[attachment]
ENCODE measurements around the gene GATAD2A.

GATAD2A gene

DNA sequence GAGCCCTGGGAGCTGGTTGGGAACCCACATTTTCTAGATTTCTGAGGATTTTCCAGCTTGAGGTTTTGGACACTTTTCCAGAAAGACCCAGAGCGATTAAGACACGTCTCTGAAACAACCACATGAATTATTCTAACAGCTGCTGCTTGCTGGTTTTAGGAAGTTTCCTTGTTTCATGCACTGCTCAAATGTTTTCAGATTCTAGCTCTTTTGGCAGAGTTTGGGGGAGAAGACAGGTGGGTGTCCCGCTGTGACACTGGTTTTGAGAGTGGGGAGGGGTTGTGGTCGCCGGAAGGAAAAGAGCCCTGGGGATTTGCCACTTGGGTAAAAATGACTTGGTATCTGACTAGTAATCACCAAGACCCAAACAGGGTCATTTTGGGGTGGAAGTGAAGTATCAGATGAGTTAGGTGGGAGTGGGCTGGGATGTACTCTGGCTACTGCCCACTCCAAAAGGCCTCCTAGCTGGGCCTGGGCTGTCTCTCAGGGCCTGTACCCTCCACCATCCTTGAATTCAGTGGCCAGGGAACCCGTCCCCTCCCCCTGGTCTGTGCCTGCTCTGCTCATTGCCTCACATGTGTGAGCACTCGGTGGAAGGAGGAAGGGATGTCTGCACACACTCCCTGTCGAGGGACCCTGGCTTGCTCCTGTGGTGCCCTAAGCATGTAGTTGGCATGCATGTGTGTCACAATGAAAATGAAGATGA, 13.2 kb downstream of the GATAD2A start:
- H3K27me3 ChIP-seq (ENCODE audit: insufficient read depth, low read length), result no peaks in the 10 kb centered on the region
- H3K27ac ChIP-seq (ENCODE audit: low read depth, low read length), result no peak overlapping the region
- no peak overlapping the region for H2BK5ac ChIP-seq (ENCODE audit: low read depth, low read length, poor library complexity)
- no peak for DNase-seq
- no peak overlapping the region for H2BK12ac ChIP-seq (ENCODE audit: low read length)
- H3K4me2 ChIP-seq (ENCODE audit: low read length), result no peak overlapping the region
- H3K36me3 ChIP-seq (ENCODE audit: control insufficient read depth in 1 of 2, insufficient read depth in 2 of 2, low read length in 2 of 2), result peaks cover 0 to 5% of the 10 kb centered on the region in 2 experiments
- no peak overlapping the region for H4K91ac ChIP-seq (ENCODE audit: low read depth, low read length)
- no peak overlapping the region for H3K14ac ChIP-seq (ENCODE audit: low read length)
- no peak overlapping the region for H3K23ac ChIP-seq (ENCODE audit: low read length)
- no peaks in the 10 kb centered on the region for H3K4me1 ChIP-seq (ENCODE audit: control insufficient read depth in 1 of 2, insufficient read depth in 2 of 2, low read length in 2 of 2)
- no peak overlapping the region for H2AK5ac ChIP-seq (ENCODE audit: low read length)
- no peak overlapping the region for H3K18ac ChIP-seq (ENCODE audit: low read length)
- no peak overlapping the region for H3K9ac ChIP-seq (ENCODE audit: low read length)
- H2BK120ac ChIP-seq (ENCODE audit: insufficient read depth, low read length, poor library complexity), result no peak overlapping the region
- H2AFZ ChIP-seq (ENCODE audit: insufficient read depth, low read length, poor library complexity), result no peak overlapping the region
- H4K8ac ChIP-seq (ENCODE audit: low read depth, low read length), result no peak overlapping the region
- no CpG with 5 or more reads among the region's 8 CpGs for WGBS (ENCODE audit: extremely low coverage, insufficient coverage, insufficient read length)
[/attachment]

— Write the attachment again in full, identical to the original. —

ENCODE measurements around the gene GATAD2A.

GATAD2A gene

DNA sequence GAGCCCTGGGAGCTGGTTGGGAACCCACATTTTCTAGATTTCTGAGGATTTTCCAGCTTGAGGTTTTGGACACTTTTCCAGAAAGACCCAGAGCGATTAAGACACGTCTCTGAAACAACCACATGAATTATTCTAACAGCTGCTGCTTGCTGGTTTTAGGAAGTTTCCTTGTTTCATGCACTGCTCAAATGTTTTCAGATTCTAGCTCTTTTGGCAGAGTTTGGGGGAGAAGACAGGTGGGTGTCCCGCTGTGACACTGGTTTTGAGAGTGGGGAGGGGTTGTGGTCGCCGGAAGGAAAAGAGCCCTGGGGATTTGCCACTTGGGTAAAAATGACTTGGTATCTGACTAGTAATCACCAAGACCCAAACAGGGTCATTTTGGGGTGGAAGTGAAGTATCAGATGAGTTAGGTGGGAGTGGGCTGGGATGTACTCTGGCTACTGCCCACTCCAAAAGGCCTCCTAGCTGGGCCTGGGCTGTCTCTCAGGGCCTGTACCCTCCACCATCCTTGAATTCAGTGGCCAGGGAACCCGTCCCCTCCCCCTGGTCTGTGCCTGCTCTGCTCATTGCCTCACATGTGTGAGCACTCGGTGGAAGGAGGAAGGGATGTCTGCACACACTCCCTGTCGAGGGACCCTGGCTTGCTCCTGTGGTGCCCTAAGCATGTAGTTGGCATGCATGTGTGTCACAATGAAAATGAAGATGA, 13.2 kb downstream of the GATAD2A start:
- H3K27me3 ChIP-seq (ENCODE audit: insufficient read depth, low read length), result no peaks in the 10 kb centered on the region
- H3K27ac ChIP-seq (ENCODE audit: low read depth, low read length), result no peak overlapping the region
- no peak overlapping the region for H2BK5ac ChIP-seq (ENCODE audit: low read depth, low read length, poor library complexity)
- no peak for DNase-seq
- no peak overlapping the region for H2BK12ac ChIP-seq (ENCODE audit: low read length)
- H3K4me2 ChIP-seq (ENCODE audit: low read length), result no peak overlapping the region
- H3K36me3 ChIP-seq (ENCODE audit: control insufficient read depth in 1 of 2, insufficient read depth in 2 of 2, low read length in 2 of 2), result peaks cover 0 to 5% of the 10 kb centered on the region in 2 experiments
- no peak overlapping the region for H4K91ac ChIP-seq (ENCODE audit: low read depth, low read length)
- no peak overlapping the region for H3K14ac ChIP-seq (ENCODE audit: low read length)
- no peak overlapping the region for H3K23ac ChIP-seq (ENCODE audit: low read length)
- no peaks in the 10 kb centered on the region for H3K4me1 ChIP-seq (ENCODE audit: control insufficient read depth in 1 of 2, insufficient read depth in 2 of 2, low read length in 2 of 2)
- no peak overlapping the region for H2AK5ac ChIP-seq (ENCODE audit: low read length)
- no peak overlapping the region for H3K18ac ChIP-seq (ENCODE audit: low read length)
- no peak overlapping the region for H3K9ac ChIP-seq (ENCODE audit: low read length)
- H2BK120ac ChIP-seq (ENCODE audit: insufficient read depth, low read length, poor library complexity), result no peak overlapping the region
- H2AFZ ChIP-seq (ENCODE audit: insufficient read depth, low read length, poor library complexity), result no peak overlapping the region
- H4K8ac ChIP-seq (ENCODE audit: low read depth, low read length), result no peak overlapping the region
- no CpG with 5 or more reads among the region's 8 CpGs for WGBS (ENCODE audit: extremely low coverage, insufficient coverage, insufficient read length)